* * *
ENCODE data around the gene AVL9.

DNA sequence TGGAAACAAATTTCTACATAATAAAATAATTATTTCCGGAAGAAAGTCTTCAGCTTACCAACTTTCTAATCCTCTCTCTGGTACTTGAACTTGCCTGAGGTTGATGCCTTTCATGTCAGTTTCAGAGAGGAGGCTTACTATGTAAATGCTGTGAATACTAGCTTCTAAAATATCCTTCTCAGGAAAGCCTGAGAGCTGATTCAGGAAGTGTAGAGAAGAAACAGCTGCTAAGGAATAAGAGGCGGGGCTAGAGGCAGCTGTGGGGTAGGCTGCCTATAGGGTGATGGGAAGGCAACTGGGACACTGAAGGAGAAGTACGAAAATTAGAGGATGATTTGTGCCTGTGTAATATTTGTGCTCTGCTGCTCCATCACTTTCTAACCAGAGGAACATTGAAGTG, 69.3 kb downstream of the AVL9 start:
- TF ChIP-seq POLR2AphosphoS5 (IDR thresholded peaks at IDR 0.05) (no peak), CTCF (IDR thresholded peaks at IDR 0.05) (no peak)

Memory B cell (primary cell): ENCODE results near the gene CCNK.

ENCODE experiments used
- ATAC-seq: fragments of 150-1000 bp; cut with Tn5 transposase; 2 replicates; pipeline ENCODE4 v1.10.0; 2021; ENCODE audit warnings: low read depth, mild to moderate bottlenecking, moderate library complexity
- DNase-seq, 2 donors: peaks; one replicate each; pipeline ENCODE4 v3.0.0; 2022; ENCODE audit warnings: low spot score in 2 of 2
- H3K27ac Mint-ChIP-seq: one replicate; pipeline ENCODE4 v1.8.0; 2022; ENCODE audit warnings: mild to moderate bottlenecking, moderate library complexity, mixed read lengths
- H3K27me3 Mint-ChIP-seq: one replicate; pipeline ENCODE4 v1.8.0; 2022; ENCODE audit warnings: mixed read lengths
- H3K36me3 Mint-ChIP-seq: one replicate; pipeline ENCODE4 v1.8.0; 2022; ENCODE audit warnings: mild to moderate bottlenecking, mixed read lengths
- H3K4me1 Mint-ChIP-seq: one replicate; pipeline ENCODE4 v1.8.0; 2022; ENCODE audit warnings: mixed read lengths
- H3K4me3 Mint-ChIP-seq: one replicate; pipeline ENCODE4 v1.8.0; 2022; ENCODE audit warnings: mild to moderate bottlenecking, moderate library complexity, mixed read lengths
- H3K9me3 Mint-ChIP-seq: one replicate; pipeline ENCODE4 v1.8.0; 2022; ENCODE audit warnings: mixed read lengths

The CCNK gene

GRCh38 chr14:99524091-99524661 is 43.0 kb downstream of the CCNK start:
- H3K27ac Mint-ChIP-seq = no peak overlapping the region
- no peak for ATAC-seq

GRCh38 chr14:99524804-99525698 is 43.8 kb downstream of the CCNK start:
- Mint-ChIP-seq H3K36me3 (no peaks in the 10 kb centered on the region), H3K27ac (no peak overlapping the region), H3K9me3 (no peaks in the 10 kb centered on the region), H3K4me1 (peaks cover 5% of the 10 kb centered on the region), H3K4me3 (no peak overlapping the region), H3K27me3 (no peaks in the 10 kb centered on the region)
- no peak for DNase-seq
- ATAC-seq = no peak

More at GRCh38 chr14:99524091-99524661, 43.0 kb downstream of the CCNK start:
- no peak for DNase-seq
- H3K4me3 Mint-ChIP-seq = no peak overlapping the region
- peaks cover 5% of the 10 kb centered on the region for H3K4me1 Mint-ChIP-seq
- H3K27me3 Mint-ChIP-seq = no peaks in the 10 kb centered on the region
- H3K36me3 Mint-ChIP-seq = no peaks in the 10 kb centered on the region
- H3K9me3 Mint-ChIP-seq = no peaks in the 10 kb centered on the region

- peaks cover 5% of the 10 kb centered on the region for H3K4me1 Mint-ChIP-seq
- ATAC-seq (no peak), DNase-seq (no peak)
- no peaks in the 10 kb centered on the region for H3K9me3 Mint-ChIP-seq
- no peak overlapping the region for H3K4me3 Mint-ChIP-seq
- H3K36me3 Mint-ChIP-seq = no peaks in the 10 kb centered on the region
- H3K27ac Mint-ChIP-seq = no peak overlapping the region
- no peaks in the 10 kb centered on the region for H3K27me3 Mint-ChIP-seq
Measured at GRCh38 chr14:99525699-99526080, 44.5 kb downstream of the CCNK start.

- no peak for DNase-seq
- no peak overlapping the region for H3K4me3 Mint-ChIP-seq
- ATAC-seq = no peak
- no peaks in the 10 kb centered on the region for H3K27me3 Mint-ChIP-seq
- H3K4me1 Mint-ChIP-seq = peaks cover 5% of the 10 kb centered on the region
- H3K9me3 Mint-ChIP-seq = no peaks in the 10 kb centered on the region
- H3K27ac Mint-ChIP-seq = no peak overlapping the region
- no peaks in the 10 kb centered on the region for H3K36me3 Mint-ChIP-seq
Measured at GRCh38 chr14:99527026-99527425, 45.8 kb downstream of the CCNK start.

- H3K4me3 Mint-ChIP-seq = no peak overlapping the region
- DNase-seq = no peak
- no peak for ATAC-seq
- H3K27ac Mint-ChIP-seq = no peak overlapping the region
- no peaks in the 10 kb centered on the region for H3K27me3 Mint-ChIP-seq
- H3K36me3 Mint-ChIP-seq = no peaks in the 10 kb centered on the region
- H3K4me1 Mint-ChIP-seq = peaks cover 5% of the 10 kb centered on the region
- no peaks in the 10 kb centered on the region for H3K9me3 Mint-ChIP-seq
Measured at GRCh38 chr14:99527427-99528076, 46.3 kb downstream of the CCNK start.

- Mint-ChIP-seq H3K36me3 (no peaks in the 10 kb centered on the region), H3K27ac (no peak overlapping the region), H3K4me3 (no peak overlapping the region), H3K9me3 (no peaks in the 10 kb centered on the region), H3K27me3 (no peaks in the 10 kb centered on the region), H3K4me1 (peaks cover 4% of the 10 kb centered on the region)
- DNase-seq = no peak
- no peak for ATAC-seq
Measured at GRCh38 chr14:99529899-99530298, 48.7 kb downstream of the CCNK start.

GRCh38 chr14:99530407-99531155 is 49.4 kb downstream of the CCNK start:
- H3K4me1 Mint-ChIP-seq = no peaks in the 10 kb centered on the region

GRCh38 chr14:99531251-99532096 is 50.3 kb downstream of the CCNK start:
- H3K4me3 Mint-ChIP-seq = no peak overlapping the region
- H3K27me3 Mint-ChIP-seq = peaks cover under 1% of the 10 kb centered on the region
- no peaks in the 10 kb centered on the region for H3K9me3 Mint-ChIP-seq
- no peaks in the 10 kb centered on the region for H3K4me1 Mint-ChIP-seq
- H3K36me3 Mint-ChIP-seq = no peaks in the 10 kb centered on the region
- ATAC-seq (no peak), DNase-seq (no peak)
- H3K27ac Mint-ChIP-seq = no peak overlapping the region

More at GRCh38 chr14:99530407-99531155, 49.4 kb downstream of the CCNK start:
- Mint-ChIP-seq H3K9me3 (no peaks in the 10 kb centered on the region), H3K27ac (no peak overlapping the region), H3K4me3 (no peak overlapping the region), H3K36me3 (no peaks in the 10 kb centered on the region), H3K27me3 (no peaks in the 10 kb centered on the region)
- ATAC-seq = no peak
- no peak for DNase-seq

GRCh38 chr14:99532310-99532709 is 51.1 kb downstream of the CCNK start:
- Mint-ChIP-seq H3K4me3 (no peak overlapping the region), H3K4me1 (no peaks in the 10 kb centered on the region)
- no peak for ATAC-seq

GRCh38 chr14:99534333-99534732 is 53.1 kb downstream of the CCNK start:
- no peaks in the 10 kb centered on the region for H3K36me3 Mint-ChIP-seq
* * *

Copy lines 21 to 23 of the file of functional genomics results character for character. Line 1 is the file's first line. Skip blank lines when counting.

- ATAC-seq = no peak

More at GRCh38 chr14:99524091-99524661, 43.0 kb downstream of the CCNK start:
- no peak for DNase-seq